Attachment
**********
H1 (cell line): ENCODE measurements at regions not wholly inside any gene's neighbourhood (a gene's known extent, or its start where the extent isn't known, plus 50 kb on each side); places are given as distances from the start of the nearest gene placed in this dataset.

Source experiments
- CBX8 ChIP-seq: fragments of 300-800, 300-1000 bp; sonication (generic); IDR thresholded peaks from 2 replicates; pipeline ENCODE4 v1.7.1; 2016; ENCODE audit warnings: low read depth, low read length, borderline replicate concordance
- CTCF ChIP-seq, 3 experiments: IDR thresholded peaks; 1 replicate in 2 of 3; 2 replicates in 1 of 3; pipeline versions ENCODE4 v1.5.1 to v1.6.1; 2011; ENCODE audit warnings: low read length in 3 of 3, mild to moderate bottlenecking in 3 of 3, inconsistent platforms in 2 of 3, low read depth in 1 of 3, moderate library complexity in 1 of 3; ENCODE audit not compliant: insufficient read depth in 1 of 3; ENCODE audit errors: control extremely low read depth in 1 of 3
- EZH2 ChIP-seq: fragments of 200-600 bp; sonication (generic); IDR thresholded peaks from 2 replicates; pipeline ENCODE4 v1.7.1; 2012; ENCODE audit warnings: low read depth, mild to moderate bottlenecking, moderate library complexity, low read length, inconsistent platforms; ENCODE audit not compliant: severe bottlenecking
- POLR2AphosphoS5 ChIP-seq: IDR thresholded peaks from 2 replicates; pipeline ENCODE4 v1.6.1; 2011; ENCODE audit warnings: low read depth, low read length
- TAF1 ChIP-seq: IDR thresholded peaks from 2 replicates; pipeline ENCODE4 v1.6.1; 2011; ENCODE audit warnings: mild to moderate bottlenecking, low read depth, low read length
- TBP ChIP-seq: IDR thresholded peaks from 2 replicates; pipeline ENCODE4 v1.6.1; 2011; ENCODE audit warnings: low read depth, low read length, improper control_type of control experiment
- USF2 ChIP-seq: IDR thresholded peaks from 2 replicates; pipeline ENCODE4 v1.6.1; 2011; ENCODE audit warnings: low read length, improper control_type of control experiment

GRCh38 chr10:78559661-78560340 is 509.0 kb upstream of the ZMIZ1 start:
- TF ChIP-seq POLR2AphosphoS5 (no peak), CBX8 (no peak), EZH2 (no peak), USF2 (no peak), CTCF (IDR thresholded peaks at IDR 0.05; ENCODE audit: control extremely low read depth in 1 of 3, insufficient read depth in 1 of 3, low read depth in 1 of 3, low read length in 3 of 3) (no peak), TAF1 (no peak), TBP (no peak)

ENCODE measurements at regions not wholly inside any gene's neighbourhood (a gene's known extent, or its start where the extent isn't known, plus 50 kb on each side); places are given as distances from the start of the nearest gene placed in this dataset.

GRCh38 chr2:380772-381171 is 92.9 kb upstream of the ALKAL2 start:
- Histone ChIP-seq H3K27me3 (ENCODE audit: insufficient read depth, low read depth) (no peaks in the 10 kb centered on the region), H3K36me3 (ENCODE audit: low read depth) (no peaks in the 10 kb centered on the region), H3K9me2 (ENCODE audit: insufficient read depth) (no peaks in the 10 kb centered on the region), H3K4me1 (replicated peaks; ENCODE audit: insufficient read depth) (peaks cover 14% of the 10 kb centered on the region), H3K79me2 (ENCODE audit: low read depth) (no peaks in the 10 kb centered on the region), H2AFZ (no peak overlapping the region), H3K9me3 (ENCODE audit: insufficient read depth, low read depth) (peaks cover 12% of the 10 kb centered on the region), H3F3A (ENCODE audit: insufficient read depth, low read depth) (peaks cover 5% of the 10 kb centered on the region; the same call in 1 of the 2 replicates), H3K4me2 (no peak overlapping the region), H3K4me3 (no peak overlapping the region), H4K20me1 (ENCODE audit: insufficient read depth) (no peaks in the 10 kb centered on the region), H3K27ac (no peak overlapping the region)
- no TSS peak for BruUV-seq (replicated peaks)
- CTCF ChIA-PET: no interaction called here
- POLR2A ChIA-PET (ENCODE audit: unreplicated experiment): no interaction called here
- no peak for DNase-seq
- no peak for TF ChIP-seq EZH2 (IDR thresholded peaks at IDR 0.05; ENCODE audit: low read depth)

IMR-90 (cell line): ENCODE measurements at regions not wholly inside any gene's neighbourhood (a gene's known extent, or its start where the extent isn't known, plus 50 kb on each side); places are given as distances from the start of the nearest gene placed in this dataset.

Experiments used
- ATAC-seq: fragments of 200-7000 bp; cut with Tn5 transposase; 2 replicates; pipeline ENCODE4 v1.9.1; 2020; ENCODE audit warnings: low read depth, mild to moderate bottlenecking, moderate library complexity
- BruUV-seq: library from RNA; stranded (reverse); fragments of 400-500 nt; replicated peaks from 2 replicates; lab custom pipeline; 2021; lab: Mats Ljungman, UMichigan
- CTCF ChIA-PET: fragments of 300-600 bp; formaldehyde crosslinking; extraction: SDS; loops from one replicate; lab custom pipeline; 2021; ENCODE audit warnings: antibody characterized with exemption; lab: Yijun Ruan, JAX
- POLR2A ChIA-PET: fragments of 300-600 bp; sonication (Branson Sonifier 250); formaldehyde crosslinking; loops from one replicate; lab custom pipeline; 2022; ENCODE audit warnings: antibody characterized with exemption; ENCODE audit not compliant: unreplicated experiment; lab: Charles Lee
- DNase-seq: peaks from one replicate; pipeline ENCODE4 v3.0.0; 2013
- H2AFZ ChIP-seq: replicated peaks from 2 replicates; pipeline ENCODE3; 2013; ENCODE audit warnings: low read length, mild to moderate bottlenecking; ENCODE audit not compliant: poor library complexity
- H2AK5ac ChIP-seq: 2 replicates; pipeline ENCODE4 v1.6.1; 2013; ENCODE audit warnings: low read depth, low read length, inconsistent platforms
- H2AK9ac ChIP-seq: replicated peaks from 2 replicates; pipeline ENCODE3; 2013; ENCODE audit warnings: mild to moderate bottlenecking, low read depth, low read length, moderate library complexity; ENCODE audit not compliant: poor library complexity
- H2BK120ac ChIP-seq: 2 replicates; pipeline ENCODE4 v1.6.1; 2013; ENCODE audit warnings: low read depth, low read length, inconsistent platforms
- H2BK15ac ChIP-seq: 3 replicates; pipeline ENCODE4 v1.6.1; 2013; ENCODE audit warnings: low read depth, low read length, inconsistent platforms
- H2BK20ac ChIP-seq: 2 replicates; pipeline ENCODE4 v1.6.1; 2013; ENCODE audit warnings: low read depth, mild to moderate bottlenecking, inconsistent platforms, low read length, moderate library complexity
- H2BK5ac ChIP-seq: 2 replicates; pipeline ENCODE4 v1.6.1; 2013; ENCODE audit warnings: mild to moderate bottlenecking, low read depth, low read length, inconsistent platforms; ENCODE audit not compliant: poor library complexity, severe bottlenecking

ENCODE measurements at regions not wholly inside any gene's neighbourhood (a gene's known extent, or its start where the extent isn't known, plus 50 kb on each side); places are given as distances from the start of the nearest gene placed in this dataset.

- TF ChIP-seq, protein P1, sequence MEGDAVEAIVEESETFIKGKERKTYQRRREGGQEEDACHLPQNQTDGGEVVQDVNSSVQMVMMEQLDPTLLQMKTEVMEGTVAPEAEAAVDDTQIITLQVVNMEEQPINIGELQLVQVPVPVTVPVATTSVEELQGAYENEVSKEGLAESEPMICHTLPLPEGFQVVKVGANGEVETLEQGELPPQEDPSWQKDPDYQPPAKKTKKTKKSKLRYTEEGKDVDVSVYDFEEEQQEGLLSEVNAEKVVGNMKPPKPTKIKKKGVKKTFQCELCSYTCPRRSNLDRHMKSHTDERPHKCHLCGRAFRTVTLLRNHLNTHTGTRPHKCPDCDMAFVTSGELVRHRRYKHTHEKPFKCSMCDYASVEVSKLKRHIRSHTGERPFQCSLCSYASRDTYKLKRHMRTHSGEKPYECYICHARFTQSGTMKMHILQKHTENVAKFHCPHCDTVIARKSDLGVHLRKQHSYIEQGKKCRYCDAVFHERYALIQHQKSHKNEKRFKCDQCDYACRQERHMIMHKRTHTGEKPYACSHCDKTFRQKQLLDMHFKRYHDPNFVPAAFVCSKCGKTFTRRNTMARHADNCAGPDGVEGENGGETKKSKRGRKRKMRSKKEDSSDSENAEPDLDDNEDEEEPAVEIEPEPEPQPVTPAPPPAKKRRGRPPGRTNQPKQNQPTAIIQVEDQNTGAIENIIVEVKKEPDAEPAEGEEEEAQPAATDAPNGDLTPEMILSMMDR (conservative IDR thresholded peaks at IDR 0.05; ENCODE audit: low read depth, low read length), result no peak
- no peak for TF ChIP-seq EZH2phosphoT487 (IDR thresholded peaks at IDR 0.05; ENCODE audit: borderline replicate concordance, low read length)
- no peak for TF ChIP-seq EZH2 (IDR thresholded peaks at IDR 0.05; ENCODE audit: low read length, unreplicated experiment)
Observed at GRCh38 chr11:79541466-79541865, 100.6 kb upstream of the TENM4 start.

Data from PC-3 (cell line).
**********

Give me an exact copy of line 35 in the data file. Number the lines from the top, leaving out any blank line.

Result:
- TF ChIP-seq, protein P1, sequence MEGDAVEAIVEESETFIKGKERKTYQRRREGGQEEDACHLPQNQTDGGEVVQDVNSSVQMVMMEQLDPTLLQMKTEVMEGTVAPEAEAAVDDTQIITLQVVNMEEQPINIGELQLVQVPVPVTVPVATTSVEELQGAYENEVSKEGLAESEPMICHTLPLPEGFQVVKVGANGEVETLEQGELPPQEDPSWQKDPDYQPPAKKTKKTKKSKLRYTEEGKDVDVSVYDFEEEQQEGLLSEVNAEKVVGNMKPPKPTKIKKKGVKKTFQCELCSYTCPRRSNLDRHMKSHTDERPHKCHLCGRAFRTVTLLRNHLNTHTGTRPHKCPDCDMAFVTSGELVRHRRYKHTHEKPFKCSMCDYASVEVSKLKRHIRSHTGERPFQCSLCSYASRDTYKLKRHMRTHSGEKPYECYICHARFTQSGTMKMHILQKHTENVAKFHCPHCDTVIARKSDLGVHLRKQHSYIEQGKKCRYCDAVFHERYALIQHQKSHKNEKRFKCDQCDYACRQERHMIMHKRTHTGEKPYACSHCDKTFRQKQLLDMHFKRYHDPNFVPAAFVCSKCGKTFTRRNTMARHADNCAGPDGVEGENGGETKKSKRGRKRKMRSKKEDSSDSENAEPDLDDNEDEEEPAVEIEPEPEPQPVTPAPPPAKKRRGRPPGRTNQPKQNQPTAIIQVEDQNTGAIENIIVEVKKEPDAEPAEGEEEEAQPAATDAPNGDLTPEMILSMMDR (conservative IDR thresholded peaks at IDR 0.05; ENCODE audit: low read depth, low read length), result no peak